Channeling my inner Leonardo di Vinci

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A few nights ago, I was so bored, I felt compelled to do something I’ve never done before: I posted on my snapchat story that I was willing to draw anyone​ as long as they sent in a picture for me to reference.

 

I am not a good artist by any means. I made this clear by posting a photo of a portrait I drew of my good friend, Gio Palermo. The drawing looked about 50% Palermo, 50% scribbles of generic facial features.

 

However, this proved to be all the momentum I needed: the requests came rolling in.

 

One after the other, I drew my classmates, often completing the drawing within ​minutes ​of starting it. I would tag them on my story with a picture of the drawing and a short caption. Within an hour, I had completed around ten requests, and received many more.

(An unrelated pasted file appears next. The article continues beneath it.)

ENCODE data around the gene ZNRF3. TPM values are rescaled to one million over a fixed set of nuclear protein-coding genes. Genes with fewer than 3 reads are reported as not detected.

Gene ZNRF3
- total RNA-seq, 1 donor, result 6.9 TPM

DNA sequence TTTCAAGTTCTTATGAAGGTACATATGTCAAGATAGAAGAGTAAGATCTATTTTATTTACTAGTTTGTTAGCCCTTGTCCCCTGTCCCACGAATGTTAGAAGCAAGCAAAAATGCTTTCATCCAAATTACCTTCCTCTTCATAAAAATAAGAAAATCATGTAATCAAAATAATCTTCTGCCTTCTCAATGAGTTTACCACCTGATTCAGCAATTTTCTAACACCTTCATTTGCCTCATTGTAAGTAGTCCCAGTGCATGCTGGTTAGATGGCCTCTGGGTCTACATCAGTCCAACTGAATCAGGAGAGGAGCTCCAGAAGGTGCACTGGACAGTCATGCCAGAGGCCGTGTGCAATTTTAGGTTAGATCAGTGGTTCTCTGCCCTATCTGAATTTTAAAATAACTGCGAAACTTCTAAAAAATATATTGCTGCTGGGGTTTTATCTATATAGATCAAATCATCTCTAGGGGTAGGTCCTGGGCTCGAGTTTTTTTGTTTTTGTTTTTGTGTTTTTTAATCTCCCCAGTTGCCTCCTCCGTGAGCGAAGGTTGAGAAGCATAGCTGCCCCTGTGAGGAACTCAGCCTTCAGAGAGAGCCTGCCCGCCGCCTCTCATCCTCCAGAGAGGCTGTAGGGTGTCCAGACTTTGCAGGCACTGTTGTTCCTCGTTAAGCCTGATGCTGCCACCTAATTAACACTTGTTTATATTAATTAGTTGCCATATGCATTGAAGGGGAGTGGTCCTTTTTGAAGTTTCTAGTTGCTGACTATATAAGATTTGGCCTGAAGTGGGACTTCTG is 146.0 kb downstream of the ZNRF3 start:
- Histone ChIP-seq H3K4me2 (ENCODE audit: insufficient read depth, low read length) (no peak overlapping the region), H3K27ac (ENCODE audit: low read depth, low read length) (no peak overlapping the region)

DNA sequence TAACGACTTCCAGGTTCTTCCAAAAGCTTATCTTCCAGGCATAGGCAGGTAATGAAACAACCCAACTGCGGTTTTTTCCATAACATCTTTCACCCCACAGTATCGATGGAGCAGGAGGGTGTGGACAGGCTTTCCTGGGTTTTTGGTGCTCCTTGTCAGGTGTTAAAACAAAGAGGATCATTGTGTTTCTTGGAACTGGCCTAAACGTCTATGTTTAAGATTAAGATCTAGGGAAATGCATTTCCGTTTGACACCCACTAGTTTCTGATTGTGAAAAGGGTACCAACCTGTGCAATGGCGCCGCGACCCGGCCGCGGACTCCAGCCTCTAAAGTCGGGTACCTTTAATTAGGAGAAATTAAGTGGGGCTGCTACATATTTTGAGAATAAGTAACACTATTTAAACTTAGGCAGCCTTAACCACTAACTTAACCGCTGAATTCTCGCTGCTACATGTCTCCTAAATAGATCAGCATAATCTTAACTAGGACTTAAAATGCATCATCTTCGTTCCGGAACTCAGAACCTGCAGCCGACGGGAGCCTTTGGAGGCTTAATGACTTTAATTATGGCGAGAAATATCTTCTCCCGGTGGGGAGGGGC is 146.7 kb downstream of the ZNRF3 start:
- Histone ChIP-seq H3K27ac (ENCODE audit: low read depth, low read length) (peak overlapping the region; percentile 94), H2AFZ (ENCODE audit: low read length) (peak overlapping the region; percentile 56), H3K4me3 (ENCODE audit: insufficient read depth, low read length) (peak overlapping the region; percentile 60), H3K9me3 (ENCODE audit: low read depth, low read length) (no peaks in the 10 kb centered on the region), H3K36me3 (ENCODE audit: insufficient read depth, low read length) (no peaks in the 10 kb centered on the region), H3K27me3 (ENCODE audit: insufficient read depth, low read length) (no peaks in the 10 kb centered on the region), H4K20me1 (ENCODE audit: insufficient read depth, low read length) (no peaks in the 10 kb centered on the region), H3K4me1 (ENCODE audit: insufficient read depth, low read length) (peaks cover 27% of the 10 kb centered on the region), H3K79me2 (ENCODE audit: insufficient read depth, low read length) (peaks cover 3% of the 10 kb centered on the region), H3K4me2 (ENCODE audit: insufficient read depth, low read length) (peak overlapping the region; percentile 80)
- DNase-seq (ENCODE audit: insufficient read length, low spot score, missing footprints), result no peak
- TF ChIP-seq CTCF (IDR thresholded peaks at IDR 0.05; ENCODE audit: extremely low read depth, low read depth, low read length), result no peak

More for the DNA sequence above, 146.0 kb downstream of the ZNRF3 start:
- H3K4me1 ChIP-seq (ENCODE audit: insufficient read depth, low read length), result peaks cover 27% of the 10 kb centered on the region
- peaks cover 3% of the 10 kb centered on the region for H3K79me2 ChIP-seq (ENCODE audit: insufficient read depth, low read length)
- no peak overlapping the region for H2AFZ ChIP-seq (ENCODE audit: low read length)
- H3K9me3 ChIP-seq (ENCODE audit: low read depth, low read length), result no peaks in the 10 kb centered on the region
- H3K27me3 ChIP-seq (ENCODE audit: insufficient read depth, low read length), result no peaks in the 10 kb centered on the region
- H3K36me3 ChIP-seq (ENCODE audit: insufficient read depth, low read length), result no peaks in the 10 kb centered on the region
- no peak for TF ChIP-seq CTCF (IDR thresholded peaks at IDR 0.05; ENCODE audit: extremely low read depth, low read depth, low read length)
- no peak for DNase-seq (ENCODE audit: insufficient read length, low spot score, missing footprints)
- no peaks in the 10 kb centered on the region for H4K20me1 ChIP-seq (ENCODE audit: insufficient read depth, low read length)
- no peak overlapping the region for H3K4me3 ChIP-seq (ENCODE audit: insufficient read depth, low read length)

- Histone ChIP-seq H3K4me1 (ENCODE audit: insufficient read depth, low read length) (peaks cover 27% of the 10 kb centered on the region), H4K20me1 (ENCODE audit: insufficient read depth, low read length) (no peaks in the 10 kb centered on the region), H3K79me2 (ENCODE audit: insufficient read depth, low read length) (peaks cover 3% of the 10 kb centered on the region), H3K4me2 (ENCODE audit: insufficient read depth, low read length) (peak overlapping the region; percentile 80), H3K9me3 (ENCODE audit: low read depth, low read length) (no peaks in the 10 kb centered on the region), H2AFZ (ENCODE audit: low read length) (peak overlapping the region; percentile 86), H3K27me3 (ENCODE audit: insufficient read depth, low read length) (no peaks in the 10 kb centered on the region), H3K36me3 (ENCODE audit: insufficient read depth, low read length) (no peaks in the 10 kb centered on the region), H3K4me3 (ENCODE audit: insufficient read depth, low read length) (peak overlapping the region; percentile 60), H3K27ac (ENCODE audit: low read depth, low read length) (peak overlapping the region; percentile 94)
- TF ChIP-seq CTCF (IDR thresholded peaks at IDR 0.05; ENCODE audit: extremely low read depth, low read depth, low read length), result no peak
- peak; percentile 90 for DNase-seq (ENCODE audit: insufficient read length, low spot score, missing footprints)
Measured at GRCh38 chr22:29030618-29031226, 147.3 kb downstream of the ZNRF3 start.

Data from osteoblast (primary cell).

There were more than enough drawings to keep me busy that night. The next day, I received even more. I found myself getting somewhat overwhelmed.

 

Despite the coronavirus blues, I have had to force myself to complete these because I know that I have a job to do. These drawings are in high demand, and I gave my word. While some have been surprisingly good, others have turned out rather bad. At times I felt rushed, or didn’t realize that my art “skills” wouldn’t allow me to mindlessly churn out a dozen drawings.

 

Regardless, in partaking in this weird and time consuming experiment, I’ve realized the potential social media can have to unite us. Being stuck at home all day can be boring, but social media can allow us to reach out to others who are just as bored as the rest of us. I didn’t originally have any intention to go on Snapchat and ask people to let me draw them, but the idea came to me. It turns out it was a good idea, and I had a lot of fun on my artistic adventure.

 

In fact, I found out that small, low quality drawings can shine some light on someone’s day, and marginally improve my own drawing skills.

 

At least, I think they can.